Transgenic Research

, Volume 19, Issue 6, pp 1109–1117 | Cite as

Chemokine CXCL14/BRAK transgenic mice suppress growth of carcinoma cell xenografts

  • Kazuhito Izukuri
  • Kenji Suzuki
  • Nobuyuki Yajima
  • Shigeyuki Ozawa
  • Shin Ito
  • Eiro Kubota
  • Ryu-Ichiro Hata
Original Paper

Abstract

We reported previously that the forced expression of the chemokine BRAK, also called CXCL14 in head and neck squamous cell carcinoma (HNSCC) cells decreased the rate of tumor formation and size of tumor xenografts compared with mock-vector treated cells in athymic nude mice or in severe combined immunodeficiency mice. This suppression occurred even though the growth rates of these cells were the same under in vitro culture conditions, suggesting that a high expression level of the gene in tumor cells is important for the suppression of tumor establishment in vivo. The aim of this study was to determine whether CXCL14/BRAK transgenic mice show resistance to tumor cell xenografts or not. CXCL14/BRAK cDNA was introduced into male C57BL/6 J pronuclei, and 10 founder transgenic mice (Tg) were obtained. Two lines of mice expressed over 10 times higher CXCL14/BRAK protein levels (14 and 11 ng/ml plasma, respectively) than normal blood level (0.9 ng/ml plasma), without apparent abnormality. The sizes of Lewis lung carcinoma and B16 melanoma cell xenografts in Tg mice were significantly smaller than those in control wild-type mice, indicating that CXCL14/BRAK, first found as a suppressor of tumor progression of HNSCC, also suppresses the progression of a carcinoma of other tissue origin. Immunohistochemical studies showed that invasion of blood vessels into tumors was suppressed in tumor xenografts of CXCL14/BRAK Tg mice. These results indicate that CXCL14/BRAK suppressed tumor cell xenografts by functioning paracrine or endocrine fashion and that CXCL14/BRAK is a very promising molecular target for tumor suppression without side effects.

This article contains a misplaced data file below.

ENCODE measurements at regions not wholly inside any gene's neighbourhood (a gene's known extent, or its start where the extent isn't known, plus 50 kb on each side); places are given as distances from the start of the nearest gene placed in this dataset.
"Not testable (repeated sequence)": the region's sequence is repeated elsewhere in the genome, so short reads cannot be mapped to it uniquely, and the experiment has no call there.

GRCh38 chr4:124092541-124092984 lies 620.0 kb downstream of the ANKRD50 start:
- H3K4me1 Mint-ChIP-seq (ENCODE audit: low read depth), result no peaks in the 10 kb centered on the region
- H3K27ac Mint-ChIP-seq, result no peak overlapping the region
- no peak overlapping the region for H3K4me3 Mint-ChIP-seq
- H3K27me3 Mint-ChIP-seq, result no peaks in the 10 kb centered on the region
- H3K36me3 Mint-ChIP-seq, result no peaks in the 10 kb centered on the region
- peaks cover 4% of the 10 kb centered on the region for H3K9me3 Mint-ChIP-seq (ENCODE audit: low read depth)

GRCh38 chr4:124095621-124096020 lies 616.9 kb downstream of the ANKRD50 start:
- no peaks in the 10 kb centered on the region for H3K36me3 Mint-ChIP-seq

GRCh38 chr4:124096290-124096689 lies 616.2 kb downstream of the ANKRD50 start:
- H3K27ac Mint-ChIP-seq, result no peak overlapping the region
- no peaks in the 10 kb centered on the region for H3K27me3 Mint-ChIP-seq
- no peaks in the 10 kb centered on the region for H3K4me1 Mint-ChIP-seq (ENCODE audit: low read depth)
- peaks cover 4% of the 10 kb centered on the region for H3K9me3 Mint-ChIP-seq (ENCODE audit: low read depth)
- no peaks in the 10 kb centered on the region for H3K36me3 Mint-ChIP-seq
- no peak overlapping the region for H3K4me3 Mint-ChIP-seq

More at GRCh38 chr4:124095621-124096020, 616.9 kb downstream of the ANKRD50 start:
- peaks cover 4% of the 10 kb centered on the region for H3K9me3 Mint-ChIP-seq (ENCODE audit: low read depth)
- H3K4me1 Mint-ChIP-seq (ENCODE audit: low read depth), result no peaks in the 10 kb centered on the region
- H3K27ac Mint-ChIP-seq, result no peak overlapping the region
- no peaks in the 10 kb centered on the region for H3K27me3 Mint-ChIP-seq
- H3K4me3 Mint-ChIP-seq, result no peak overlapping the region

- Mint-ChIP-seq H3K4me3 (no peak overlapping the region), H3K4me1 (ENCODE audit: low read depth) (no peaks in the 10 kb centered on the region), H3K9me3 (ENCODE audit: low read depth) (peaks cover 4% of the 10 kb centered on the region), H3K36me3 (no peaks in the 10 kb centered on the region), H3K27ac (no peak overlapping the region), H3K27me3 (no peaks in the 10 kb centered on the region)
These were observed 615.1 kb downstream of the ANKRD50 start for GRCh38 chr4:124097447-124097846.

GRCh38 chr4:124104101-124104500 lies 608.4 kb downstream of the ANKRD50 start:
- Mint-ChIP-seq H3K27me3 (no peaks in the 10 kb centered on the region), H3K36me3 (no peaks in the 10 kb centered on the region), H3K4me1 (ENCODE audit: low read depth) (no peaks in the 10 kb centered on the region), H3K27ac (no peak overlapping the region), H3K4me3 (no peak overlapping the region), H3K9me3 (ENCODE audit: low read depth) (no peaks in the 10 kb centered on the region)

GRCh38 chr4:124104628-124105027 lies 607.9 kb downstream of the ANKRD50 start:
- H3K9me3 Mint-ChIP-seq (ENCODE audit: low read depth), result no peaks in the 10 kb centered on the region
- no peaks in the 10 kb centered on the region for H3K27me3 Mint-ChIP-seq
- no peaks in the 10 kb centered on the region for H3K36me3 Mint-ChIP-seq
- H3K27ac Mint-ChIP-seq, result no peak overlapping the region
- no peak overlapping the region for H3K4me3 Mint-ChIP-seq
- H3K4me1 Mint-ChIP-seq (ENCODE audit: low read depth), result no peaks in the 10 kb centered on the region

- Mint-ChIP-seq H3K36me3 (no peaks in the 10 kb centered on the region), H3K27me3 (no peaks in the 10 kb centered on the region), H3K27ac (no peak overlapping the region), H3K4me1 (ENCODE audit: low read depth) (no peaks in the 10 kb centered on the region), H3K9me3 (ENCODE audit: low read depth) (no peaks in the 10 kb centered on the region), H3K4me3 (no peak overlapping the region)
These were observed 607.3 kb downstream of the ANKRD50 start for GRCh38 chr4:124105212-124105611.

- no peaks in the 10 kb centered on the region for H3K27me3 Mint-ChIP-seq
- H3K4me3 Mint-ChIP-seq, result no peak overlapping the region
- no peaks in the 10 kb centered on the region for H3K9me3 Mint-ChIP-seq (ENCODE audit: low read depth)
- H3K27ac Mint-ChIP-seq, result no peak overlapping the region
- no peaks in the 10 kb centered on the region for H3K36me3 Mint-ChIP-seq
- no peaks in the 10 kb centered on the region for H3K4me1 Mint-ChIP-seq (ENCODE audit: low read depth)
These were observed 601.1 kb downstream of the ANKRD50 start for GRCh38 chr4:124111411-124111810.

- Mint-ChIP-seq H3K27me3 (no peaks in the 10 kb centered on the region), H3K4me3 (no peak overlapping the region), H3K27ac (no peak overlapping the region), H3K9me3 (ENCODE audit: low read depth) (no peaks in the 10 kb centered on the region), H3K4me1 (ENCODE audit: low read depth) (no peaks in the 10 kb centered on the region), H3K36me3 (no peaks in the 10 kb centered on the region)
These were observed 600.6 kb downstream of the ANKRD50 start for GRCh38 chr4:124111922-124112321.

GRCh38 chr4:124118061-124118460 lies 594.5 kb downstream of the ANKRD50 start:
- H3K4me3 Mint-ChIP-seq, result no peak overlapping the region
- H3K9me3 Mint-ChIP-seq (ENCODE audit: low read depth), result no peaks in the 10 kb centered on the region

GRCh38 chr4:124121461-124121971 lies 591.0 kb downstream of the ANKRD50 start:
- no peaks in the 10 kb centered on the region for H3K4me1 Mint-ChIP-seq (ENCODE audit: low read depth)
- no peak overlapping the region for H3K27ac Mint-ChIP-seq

Keywords

Chemokine CXCL14/BRAK Tumor suppression Lewis lung carcinoma cells Transgenic mouse Tumor therapy 

Notes

Acknowledgments

We appreciate Ms. Etsuko Shimada for preparation of reference list. This work was supported in part by a Grant-in Aid from the High-Tech Research Center Project of the Ministry of Education, Culture, Sports, Science and Technology of Japan and by a Grant-in Aid for Scientific Research from Japan Society for Promotion of Science.

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Copyright information

© Springer Science+Business Media B.V. 2010

Authors and Affiliations

  • Kazuhito Izukuri
    • 1
  • Kenji Suzuki
    • 2
  • Nobuyuki Yajima
    • 1
  • Shigeyuki Ozawa
    • 2
  • Shin Ito
    • 1
  • Eiro Kubota
    • 2
  • Ryu-Ichiro Hata
    • 1
  1. 1.Oral Health Science Research Center/Department of Biochemistry and Molecular BiologyKanagawa Dental CollegeYokosukaJapan
  2. 2.Oral Health Science Research Center/Department of Oral and Maxillofacial SurgeryKanagawa Dental CollegeYokosukaJapan

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